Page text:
The task was now clear: bring the ozone units back online. But simply starting up the system wasn’t an option, in part because the issues that had led plant staff to shut them down in the first place remained, and because the system had been off line for long enough that it was in need of significant maintenance and technology upgrades.

As Roy Correia, Foreman for Ashland’s Water and Sewer Division, said, “Fixing the ozone system was just the most sensible thing to do. It was unfortunate that the system had been out of use for a number of years, and we were concerned it would require a whole new system, but it turned out that wasn’t necessary.”

To bring the two Ozonia ozone generators back online, the dielectric modules were cleaned and rebuilt and the units modified to simplify future maintenance significantly.

The first step was to determine exactly what had to be done to return the ozone units to operation. To accomplish this, an engineer was brought in to analyze the system and recommend improvements and necessary maintenance. The report listed a number of changes, including relocating several valves for easier adjustment and maintenance, installing blow-down valves and drain lines for the de-gas system, and modifying the de-gassing and destruct units to vent to the entrained water separator without the need for vacuum pumps.

Another important piece of maintenance and modification was a complete cleaning and rebuilding of the dielectric modules in both ozone units. The modules had become fouled through use and had now sat idle for long enough that simply using them as-is was not a good option. While completing that service, the units were adapted to simplify future maintenance significantly, making the system less expensive to maintain.

Once the modifications were in place, the next step was starting up the units to determine if they were working properly. This would highlight any additional issues and allow plant staff and contractors to fix them before bringing the system on line. After determining that the units were working well, some additional changes were made to the PLCs and monitors. All the ozone monitors were calibrated and certified, and the PLC program was modified to coordinate operation of the ozone units with plant operations, avoiding running the system when it was not needed.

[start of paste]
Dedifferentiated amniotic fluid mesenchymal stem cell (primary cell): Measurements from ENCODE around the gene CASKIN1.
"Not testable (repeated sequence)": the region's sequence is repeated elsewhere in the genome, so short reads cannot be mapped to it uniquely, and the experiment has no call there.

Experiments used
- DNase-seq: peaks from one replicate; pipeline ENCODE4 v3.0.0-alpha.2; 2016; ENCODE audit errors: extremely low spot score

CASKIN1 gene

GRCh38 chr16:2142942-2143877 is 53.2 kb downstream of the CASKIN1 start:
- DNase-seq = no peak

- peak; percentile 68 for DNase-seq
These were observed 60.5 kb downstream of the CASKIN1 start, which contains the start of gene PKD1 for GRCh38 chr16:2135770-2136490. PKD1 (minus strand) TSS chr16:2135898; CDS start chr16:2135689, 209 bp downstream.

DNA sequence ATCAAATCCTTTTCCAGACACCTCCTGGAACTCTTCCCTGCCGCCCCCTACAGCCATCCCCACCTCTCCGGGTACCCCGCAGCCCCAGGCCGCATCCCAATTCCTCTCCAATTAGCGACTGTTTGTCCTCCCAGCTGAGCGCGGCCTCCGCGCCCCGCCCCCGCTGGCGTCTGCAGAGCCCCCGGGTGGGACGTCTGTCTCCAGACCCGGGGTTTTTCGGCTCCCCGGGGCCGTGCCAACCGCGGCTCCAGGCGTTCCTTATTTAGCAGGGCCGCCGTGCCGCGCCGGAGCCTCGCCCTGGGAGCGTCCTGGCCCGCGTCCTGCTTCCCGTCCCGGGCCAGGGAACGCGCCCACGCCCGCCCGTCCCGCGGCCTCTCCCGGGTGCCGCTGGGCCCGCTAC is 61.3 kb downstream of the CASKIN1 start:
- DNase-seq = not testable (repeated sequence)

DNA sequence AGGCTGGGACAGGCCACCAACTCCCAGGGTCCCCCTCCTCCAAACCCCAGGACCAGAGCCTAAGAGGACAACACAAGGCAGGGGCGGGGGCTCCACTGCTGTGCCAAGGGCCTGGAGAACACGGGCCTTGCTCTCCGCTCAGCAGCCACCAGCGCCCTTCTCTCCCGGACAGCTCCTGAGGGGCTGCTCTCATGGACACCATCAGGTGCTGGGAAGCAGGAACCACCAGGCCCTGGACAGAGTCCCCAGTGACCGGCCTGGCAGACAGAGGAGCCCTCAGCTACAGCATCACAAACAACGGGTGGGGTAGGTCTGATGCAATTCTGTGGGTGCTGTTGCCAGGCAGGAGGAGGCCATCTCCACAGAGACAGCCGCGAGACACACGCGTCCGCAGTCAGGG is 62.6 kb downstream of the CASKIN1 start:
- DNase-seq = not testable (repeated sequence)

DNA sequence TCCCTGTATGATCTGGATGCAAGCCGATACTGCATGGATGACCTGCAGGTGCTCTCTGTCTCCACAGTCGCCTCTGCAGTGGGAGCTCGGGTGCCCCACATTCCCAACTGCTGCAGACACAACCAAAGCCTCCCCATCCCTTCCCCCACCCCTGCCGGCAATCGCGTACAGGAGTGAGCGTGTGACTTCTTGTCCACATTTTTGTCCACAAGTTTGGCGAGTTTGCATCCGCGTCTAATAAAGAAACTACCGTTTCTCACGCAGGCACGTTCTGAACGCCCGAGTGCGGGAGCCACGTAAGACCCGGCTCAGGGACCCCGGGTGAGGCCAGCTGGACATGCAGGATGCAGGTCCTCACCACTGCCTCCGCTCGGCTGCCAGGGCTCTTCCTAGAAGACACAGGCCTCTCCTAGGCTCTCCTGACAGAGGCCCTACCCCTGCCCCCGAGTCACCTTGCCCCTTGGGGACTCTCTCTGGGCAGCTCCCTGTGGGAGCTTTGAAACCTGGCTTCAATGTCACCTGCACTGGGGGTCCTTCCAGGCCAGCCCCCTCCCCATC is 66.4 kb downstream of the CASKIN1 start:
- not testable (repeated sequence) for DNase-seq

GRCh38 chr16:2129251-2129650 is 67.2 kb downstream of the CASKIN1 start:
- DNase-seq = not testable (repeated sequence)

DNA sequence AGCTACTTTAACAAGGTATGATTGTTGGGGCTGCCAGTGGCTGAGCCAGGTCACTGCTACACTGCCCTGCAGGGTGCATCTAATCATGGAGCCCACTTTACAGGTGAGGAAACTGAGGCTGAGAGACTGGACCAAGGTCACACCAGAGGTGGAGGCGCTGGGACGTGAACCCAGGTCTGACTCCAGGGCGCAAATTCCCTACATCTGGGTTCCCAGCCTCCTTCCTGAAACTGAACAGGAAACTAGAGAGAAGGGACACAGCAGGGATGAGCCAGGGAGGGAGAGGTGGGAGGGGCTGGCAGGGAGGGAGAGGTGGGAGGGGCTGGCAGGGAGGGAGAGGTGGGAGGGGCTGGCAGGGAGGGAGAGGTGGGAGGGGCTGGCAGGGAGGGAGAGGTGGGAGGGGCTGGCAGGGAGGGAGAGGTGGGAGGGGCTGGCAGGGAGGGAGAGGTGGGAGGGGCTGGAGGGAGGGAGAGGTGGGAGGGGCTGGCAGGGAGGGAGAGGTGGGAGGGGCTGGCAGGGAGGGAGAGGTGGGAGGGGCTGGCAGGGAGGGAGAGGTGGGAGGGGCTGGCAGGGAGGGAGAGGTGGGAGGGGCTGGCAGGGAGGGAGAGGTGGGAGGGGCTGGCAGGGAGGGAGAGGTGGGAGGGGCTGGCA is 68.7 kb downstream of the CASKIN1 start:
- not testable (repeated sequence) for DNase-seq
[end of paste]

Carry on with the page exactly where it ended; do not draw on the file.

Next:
The large tanks are the contact tanks, where ozone gas is mixed with water and disinfection is accomplished. The smaller silver tanks are the de-gassing units that separate the water from the ozone gas before the water finishes treatment and leaves the plant.

Plant staff also determined that the ozone concentration analyzers were unreliable, causing far more liquid oxygen to be injected in to the contact tank than was necessary. This was a significant waste of the expensive chemical. Fortunately, the solution was simple: leave the analyzers off line and set the concentration manually. This may seem counter-intuitive, but in the end it was far more reliable than using the concentration analyzers, and far more cost-effective as well.

“Once the maintenance and upgrades were complete,” said Correia, “we turned on the system for the following season and the results were dramatic. It’s been running great. At the start of the project we said that our goal was to have the high water quality we wanted, and so far, so good.”


About the Authors: Jeffery Fournier is the Plant Manager for the Howe Street Regional Water Treatment Facility. He is responsible for managing the budget and overseeing plant operations and maintenance. He has a background in process control optimization, troubleshooting chemical feed systems, and a range of SCADA software and hardware systems. Paul Roux is a Vice President with Woodard & Curran and has over 16 years of experience managing and operating water treatment facilities. He has particular expertise with SCADA and treatment systems, as well as ozone, UV, and chlorine dioxide systems for precursor and organics removal. For more information on the firm visit